Dr. Michael Ruscio, DC is a clinician, Naturopathic Practitioner, clinical researcher, author, and adjunct professor at the University of Bridgeport. His work has been published in peer-reviewed medical journals and he speaks at conferences around the globe.
Expiration dates on your probiotic supplements may have you afraid to use them for fear of digestive health side effects. Good quality probiotic supplements contain live bacteria, and expired products may have less than or none of the advertised amount.
The good news is that expired probiotic capsules won’t hurt you, though they
likely won’t give you the probiotic
health benefits you were hoping for.
Key Probiotic Expiration Date Takeaways
Probiotics beyond their expiration date probably have too little live bacteria to make a clinical difference.
Store Lactobacillus & Bifidobacterium species in the refrigerator for maximum shelf life.
Saccharomyces boulardii probiotics and soil-based probiotics may not need refrigeration, but refrigeration may extend their shelf life.
Be sure to choose probiotic products and brands that are lab test verified to contain the colony-forming units (CFUs) advertised on their label to ensure potency.
If your probiotic supplement is near or past the expiration date, it’s probably best to buy a new product to ensure the best clinical effect.
Either a product manufacture date or an expiration date can help you to determine the potency of a probiotic product (but it’s not necessary for products to have both).
Probiotic Supplement Expiration Dates: Do They
The goal of using probiotic capsules is to get a clinically-significant amount of live bacteria past your stomach acid and into your gastrointestinal tract.
The best way to ensure you will get the symptom improvement and other benefits you’re hoping for is to buy high-quality live culture probiotics that clearly display either an expiration date or a manufacture date, and accurate information about the number of colony-forming units (CFUs) in each dose.
Colony-forming units in the billions are necessary to get the clinical benefits of probiotics. A probiotic product begins to degrade and lose potency the longer it sits on a shelf, and can degrade faster if it isn’t stored properly. Using probiotic products with the appropriate colony-forming units and with an expiration date far out into the future (or a more recent manufacture date) is good insurance that the probiotic is still viable when you use it.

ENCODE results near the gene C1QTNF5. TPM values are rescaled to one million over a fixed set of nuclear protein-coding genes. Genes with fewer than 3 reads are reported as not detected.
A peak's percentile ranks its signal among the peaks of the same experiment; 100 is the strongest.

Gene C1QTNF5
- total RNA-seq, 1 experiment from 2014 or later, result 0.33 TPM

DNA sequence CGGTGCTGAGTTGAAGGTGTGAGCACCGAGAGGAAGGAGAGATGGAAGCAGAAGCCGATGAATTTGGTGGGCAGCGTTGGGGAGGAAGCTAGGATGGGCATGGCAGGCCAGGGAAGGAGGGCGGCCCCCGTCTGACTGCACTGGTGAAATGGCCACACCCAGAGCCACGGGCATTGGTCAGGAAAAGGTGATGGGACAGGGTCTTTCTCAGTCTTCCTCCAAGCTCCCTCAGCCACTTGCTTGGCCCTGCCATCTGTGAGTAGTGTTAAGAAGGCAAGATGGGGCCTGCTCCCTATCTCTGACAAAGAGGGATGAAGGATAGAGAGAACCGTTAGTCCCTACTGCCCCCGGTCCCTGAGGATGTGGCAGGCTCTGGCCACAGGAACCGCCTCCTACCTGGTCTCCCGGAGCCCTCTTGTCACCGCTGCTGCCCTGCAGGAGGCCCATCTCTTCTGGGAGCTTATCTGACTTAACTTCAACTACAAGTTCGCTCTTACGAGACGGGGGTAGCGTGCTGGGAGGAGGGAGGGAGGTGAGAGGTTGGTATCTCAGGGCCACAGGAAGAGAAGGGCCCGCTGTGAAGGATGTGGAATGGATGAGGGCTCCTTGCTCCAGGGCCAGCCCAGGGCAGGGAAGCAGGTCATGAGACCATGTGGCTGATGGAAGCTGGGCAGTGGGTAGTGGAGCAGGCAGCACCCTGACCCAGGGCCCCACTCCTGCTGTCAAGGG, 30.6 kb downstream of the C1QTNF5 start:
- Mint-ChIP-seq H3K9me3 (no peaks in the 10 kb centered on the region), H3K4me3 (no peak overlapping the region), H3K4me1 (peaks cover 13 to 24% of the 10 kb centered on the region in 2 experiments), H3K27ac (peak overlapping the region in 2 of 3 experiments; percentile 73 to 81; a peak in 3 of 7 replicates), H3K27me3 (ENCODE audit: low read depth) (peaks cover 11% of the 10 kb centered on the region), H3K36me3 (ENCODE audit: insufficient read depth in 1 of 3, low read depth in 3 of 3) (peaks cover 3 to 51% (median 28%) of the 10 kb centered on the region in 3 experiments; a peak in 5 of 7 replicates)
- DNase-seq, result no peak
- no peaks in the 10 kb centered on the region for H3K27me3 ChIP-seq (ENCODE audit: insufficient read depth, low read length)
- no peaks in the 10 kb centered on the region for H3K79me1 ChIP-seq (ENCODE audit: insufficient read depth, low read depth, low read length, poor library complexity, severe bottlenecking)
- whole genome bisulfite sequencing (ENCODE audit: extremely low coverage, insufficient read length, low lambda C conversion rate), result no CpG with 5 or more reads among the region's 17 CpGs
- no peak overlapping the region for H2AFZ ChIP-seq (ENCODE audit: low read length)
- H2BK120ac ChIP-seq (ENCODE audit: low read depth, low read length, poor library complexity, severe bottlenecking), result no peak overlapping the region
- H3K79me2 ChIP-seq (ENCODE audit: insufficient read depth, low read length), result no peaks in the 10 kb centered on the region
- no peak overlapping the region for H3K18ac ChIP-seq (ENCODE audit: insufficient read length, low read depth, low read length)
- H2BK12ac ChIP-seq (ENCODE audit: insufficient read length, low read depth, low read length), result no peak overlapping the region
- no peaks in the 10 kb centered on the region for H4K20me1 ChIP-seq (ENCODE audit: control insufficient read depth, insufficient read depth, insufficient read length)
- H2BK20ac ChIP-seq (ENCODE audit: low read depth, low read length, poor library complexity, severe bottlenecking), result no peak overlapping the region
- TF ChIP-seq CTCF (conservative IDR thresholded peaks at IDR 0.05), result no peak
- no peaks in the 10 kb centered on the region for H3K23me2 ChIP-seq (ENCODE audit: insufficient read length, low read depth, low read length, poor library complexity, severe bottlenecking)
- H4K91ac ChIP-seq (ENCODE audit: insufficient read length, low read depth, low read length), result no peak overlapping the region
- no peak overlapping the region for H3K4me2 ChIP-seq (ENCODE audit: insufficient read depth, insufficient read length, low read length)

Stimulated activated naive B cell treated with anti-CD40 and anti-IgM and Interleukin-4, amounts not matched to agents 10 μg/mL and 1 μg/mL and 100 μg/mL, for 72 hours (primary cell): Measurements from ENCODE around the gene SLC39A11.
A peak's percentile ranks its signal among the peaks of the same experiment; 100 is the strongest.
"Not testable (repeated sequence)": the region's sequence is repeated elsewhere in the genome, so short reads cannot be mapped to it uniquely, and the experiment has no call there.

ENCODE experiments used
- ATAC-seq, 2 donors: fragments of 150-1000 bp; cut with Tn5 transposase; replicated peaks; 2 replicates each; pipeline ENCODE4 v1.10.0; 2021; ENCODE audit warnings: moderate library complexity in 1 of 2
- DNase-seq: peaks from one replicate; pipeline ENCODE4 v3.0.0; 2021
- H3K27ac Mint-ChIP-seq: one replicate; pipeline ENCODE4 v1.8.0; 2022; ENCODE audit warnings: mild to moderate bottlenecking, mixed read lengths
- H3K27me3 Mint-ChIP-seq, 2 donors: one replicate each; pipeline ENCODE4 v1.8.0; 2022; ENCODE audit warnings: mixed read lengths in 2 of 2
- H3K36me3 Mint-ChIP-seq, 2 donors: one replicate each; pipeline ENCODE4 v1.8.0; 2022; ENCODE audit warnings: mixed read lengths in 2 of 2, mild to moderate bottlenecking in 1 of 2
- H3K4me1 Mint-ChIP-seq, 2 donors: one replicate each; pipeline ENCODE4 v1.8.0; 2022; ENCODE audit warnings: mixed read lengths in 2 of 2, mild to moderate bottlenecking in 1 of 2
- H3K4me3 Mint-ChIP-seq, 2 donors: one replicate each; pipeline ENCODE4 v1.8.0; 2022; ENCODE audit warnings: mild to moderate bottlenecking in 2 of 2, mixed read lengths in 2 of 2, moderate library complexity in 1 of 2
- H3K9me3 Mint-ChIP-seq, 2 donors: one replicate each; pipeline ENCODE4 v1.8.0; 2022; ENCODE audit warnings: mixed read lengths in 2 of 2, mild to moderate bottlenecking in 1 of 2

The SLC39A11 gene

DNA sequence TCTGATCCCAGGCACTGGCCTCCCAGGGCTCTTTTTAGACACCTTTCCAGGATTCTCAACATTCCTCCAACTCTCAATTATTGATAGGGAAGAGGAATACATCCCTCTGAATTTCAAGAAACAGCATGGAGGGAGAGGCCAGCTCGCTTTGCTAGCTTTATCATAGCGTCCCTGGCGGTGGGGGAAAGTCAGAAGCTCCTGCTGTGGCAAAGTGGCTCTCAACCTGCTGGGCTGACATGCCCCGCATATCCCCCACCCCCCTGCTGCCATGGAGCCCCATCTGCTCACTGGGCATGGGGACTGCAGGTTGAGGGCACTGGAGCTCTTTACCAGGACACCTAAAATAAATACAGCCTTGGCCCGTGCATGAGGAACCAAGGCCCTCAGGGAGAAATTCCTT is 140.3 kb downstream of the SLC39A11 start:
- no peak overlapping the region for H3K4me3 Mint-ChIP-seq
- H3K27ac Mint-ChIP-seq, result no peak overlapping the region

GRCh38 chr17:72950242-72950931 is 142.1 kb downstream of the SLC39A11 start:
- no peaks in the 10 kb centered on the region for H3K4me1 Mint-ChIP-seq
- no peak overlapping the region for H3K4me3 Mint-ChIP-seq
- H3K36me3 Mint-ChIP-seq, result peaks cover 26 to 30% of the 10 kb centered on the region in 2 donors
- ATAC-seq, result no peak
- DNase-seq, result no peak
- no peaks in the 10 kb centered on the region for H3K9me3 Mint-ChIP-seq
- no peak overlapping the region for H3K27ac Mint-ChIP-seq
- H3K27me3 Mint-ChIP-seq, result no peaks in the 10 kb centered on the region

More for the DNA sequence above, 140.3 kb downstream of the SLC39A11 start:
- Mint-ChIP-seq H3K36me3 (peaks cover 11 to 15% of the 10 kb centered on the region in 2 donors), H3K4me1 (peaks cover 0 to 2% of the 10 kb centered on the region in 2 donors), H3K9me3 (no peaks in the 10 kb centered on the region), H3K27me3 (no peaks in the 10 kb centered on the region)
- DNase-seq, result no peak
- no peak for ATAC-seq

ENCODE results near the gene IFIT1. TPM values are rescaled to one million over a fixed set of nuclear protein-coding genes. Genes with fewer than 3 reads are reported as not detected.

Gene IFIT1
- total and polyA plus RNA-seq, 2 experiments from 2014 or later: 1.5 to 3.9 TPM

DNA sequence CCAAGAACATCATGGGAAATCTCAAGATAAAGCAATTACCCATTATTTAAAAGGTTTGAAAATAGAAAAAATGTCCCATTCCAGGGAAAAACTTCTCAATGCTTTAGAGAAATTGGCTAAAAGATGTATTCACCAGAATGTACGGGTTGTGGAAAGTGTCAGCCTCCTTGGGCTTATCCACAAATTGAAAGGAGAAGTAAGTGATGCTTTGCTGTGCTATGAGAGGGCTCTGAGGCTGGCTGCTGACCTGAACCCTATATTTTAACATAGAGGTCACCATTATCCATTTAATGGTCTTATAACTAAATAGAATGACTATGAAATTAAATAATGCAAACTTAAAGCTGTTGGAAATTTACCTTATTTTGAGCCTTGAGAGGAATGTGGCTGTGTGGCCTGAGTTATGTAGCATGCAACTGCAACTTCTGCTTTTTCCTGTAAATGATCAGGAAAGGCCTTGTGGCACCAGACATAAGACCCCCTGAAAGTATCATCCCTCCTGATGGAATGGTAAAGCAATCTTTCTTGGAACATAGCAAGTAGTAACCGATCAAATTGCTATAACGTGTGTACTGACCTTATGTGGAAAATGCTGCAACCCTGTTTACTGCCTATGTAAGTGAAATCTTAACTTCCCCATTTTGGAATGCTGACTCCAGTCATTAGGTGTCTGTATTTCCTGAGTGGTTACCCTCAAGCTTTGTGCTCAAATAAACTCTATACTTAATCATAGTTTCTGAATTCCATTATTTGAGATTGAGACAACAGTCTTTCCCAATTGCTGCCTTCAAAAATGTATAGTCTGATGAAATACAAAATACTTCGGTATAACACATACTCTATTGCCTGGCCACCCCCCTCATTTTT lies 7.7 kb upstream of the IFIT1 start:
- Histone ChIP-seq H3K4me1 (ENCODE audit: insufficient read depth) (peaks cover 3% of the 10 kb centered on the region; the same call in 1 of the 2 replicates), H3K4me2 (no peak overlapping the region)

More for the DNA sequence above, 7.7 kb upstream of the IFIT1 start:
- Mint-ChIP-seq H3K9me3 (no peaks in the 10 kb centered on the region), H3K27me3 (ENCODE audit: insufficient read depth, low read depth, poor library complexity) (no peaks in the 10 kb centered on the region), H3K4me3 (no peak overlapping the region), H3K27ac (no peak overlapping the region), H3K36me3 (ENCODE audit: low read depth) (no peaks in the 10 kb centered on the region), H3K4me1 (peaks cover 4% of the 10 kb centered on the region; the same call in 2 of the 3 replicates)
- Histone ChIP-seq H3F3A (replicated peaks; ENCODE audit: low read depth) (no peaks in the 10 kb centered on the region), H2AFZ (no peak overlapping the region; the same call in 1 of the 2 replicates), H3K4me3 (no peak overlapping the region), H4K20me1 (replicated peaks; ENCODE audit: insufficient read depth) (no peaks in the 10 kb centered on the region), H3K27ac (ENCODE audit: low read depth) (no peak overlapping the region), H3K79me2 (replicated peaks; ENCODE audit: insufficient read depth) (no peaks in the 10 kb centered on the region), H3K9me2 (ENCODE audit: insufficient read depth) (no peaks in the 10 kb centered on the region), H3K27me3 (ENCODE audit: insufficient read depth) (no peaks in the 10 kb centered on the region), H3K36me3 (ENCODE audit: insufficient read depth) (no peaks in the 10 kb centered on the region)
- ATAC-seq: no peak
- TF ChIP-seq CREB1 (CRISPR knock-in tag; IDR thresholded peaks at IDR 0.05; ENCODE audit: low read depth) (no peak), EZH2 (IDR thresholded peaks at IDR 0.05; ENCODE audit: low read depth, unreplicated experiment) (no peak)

Because the Food and Drug Administration (FDA) doesn’t have clear regulations on probiotics and other dietary supplements, many don’t have accurate labeling, and may even have misleading labeling [1, 2]. Many products may also contain less than the amount advertised on the label.
If you happen to let your probiotic supplement go beyond its expiration date, you don’t risk negative side effects, just wasted money.
As a consumer, to get your probiotic money’s worth, use these criteria to choose products that have/are:
A clearly stated list of species.
A clearly stated number of colony-forming units (CFUs), and expiration date.
Labeled free of common allergens.
Good Manufacturing Practices (GMP) certification.
Been lab-verified for potency by third-party analysis.
Storing Probiotics for Maximum Potency
Though there are thousands of probiotic products, there are only three main types of probiotics :
Lactobacillus and Bifidobacterium blends – A blend of lactic-acid producing bacteria species that are mostly Lactobacillus and Bifidobacterium probiotic species (such as Lactobacillus acidophilus, Lactobacillus rhamnosus, or Bifidobacteria infantis).
Knowing which types of probiotics are in your probiotic supplement is important because each of
the three types has a different shelf life and storage requirements.
Lactobacillus and Bifidobacterium probiotics should be refrigerated for best results.Even refrigerated, they will lose 10-15% of their potency per month. This loss of potency is faster if they are kept at room temperature.
Saccharomyces boulardii probiotics and Bacillus are shelf-stable and don’t require refrigeration, though storage in the refrigerator may extend their shelf life.
Can You Test Probiotic Supplement Potency?
Some sources recommend testing probiotic capsules for potency by opening them and
leaving them to grow in milk or another medium. While this may tell you if the probiotic organisms are
active or not, it doesn’t tell you how many CFUs are still viable.
If the probiotics
are near the expiration date
and were stored appropriately, there should be some good bacteria remaining. However, they may not
be as potent as fresh product.
Are Food-Based Probiotics Preferred?
Other sources claim that probiotic foods, such as yogurt, sauerkraut, and kefir and prebiotics are superior as a gut-reseeding source of beneficial bacteria. They claim probiotic supplements often have far less than the advertised amount and claim that research isn’t conclusive about the benefits of probiotic supplements. But the colony-forming units present in probiotic foods aretypically below the live bacteria threshold for clinical benefit.
Probiotic supplements that haven’t expired, have been well manufactured, and properly stored provide more digestive health benefits than probiotic foods.
For comparison, note the difference between probiotic food products, and their equivalent dose from a non-expired probiotic supplement.
If you are using a quality probiotic supplement that has been 3rd party tested for potency and purity, the good bacteria should be viable up to the expiration date if the product was properly stored.
Though a product that has passed its expiration date won’t harm you, it may not have the full potency required to improve your gut health bottom line. If your probiotics have expired, it’s best to purchase new products to get the most benefit.
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